It is happening for my husband and me, albeit slowly: Last Sunday, we met a new gay couple for lunch and watched a football game together. They brought along one of their friends. We are meeting people and finding friends in the suburbs, and I am hopeful. But I am backing up this hope with intention and action.

It may be a slower process than I wish for, but I am grateful that it has begun. I intend to keep putting my plans in action, until it isn’t a new city any longer, until we are members of the community and not just “the new gay guys in town.”

© Copyright 2017 All rights reserved. Permission to publish granted by Jimmy G. Owen, LCPC, CDWF, Topic Expert

The preceding article was solely written by the author named above. Any views and opinions expressed are not necessarily shared by Questions or concerns about the preceding article can be directed to the author or posted as a comment below.

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  • Nunes

    January 3rd, 2017 at 8:11 AM

    That is pretty awesome that you have chosen to up root your own life so many times to make those moves for your husband. That has to be a strong marriage. I hope that you can again find your place soon.

  • Johnny G

    January 3rd, 2017 at 2:13 PM

    I found it to be even harder as an older gay male to make new friends in a new city. I have a wonderful opportunity to further my education & career if I relocate to Washington, DC but I find myself resisting when I know I should not pass up on this incredible new journey. I have found that I tend to isolate more as I have matured.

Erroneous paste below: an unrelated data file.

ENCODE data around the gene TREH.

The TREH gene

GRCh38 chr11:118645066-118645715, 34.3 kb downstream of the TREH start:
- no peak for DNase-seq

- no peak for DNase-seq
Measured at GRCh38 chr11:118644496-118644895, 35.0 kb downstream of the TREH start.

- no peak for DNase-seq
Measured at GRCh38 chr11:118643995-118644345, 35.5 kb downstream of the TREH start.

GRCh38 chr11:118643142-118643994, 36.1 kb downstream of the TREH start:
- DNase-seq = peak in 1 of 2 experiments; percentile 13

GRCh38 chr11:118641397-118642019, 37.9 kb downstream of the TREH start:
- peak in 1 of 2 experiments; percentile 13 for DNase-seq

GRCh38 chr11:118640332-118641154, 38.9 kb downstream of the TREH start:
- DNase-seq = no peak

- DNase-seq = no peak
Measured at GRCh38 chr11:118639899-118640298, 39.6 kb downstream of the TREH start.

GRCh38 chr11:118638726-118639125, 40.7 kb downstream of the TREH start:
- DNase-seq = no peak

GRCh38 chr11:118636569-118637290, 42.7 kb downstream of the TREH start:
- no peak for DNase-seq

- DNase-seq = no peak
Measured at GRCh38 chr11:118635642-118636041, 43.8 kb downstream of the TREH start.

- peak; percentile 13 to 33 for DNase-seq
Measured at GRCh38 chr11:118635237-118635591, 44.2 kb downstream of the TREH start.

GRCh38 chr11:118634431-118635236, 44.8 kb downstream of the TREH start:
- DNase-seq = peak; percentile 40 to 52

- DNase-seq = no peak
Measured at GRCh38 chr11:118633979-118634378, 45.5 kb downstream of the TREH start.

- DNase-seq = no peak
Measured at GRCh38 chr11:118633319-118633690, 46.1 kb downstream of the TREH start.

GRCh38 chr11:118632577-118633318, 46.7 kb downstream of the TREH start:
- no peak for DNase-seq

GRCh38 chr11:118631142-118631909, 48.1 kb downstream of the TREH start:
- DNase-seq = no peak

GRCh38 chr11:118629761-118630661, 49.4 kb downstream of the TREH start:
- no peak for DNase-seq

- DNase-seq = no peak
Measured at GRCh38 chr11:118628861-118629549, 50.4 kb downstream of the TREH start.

• Jim S

    January 4th, 2017 at 6:33 AM

    I especially appreciate the way you touched on the reality of decreasing invitations/opportunities to socialize and be included once you’ve attained middle age as compared with our earlier years. Particularly after age 50, I think one must be willing to work through the vulnerability and discomfort of joining new social groups and making contacts. Your article is a really good read.

  • Angel V

    January 4th, 2017 at 8:33 AM

    These are awesome tips, Jimmy! About a year ago, I relocated to Michigan from Texas and it was a huge change. Initially, I wanted to cling to any gay person I met until a series of experiences proved to me that I, like you, cannot settle for orientation being the only motivation for entrusting an individual with my friendship. Glad to hear that you are intent on thriving in your Chicago suburb :)

  • randy t

    January 4th, 2017 at 9:17 AM

    For anyone who moves it can be a challenge to make new friends, especially when you are just along for the ride and not necessarily there because of a move you are making for yourself.
    It can be hard to get involved when you don’t really know anyone and it feels like there are not those opportunities for involvement that you may already be accustomed to.

  • Jim P

    January 4th, 2017 at 11:42 AM

    Thanks for writing this blog… thanks also for the tips and the “kick in the pants” … just what I needed to get started building my network. Helpful and well written.

  • J R M

    January 4th, 2017 at 12:29 PM

    Thanks for sharing your experience, strength and hope. Best wishes.

  • John D.

    January 4th, 2017 at 3:31 PM

    Thank you for the great reminder about the power of putting one’s self out there!

  • Brooks J.

    January 5th, 2017 at 7:45 AM

    Yeah, reconnecting sucks. On the reverse side, though, I’ve found that if I don’t put any effort into it, it quickly gets worse. Thanks very much for sharing your thoughts.

  • Ed

    January 5th, 2017 at 9:55 AM